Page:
As mentioned earlier, the Keurig and Tassimo were compared in the aforementioned article, and so here we will compare side-by-side, a Nespresso machine and a CBTL machine. In each case we will focus on a single short shot of espresso, and simply note that both providers offer a virtually identical electric milk frother/heater should you want to incorporate your shot into a latte, cappuccino or machiatto.
And the comparison is fairly easy. Both Nespresso and CBTL have a good variety of coffee capsules. Both offer at least four excellent espresso varieties. But only the CBTL machine can also brew a lower pressure large size drip coffee drink. So if you want both espresso and brewed coffee, and choose Nespresso, you will also need a Keurig to sit beside it.
Both machines accept and eject the capsules in much the same way, but the Nespresso excels in finishing cleaner with less post-shot dripping
And as for price, the CBTL machines are significantly less expensive. For visual design, Nespresso wins with the narrow profile $279 Citz, but the $150 CBTL Kaldi looks great, and so does their less expensive CBTL Cantata, which has identical specs and function for just $130. I personally have an aversion to the shape of the $200 Nespresso Essenza but that’s just me.
Nespresso, being an espresso-only machine, has more varieties of espresso, but most of these are very mild and therefore not what you would expect to receive if you ordered a real espresso at any self respecting cafe. So both systems only have three or four truly excellent proper espresso blends in their line up. That’s right, not very many! But these few are excellent, authentic, and of course completely consistent from shot to shot, something of which few baristas can boast.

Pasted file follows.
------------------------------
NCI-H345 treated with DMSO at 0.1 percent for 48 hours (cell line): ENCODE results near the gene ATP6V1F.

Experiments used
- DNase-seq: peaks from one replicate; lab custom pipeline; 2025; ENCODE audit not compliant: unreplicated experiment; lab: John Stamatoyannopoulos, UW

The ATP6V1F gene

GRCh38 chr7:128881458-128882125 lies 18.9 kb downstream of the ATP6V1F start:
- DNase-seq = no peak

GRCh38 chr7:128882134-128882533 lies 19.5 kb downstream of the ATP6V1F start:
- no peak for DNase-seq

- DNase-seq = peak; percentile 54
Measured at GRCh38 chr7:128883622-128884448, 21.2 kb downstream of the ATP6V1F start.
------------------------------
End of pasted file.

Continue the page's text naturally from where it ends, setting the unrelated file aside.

My own top capsule picks, based on the criteria that espresso should be the strength and intensity of proper espresso, not just a tiny little cup of fairly strong coffee:
- Nespresso Ristretto
- CBTL Italian,
- CBTL Premium,
- Nespresso Arpegio,
- CBTL Continental,
- Nespresso Roma,
- Nespresso Indriya.
Decafs and lungos were not included in this comparison, and my order of favorites is preliminary because I have not yet experienced several of each and considered them over a reasonable period of time. Your preferences will of course vary.
I think the Nespresso and CBTL systems are both excellent and both will give better shots than your best effort with a portafilter or a super automatic, and do so every time with never a bad shot pulled. While the Nespresso generates 19 BAR of pressure and the CBTL only gives 15 BAR, the difference is not possible to notice in the extraction and crema, so 15 must be enough.
But the price difference makes the CBTL the winner, for now. They are too new to have many reviews and Nespresso fans will be alarmed this verdict, and the long establishment of Nespresso means you could find old used machines at a bargain price etc., but assuming you want a new one, it’s CBTL who wins today.
As a final aside, since these systems focus on convenience, I would recommend that if you drink lattes, cappuccinos etc., that you pair your CBTL or Nespresso machine with the $60 CBTL milk frother or the similar $100 Nespresso Aeroccino, rather than pick a machine with a difficult to master steam wand. Or take the even lower cost route with CBTL’s $13 hand-held frother and heat your milk in your microwave! (Or even pick up the $3 version at Ikea). Having practiced micro-foaming milk for years with several steam wands, I would not recommend the procedure to anyone seeking convenience and consistency!
Jeffrey the Barak is a coffee enthusiast and is the publisher of the-vu.